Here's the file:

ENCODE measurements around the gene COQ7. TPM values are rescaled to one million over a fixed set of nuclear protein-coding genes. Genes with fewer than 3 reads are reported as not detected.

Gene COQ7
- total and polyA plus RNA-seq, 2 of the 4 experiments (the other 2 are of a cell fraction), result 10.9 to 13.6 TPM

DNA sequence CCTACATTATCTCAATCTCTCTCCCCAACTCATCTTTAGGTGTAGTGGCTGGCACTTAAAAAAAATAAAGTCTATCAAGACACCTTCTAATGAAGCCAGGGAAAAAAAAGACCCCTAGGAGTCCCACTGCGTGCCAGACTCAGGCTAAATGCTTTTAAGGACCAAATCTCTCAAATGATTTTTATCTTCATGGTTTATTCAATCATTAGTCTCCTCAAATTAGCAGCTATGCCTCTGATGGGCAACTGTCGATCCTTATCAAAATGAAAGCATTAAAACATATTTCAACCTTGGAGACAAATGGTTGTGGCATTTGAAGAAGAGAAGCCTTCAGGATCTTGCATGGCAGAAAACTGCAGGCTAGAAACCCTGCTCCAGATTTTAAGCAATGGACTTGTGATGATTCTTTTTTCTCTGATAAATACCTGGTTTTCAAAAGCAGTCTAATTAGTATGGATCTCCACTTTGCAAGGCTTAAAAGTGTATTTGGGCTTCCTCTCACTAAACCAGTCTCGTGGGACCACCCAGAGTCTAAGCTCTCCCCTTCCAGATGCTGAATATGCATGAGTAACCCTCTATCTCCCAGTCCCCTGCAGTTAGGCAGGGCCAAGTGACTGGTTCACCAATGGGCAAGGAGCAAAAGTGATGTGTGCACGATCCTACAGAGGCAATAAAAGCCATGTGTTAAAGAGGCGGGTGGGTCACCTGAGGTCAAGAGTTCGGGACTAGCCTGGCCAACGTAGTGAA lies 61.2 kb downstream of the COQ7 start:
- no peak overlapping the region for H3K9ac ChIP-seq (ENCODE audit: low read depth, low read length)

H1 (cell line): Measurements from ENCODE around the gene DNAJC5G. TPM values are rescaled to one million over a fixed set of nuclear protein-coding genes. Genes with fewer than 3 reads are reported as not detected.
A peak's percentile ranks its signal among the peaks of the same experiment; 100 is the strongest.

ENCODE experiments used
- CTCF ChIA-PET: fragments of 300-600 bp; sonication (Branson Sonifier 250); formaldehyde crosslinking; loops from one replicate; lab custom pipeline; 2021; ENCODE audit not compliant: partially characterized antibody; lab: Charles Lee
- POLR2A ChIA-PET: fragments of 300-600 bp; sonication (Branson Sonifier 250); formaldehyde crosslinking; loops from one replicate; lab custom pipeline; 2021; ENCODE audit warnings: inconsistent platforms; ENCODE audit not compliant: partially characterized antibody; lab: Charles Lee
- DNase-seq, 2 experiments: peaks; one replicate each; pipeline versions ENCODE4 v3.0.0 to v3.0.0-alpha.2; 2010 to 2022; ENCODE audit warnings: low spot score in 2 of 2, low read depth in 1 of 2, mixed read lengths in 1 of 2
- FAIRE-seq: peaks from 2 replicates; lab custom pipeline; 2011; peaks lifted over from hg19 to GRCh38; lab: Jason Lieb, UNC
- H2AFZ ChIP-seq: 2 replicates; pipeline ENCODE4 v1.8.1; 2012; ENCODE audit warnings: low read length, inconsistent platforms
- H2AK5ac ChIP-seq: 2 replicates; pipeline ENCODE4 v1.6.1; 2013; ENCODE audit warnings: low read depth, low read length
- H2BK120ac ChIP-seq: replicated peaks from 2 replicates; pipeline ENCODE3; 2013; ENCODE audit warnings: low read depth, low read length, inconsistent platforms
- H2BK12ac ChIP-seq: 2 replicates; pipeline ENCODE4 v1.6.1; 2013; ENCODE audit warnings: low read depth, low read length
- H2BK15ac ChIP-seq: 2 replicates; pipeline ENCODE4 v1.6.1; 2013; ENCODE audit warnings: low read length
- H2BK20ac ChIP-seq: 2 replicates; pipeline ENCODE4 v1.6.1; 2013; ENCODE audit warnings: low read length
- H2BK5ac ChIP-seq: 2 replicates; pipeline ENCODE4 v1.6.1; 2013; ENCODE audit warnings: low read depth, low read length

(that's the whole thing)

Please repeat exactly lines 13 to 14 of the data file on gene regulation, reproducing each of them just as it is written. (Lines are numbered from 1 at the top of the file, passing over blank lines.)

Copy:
- H2AFZ ChIP-seq: 2 replicates; pipeline ENCODE4 v1.8.1; 2012; ENCODE audit warnings: low read length, inconsistent platforms
- H2AK5ac ChIP-seq: 2 replicates; pipeline ENCODE4 v1.6.1; 2013; ENCODE audit warnings: low read depth, low read length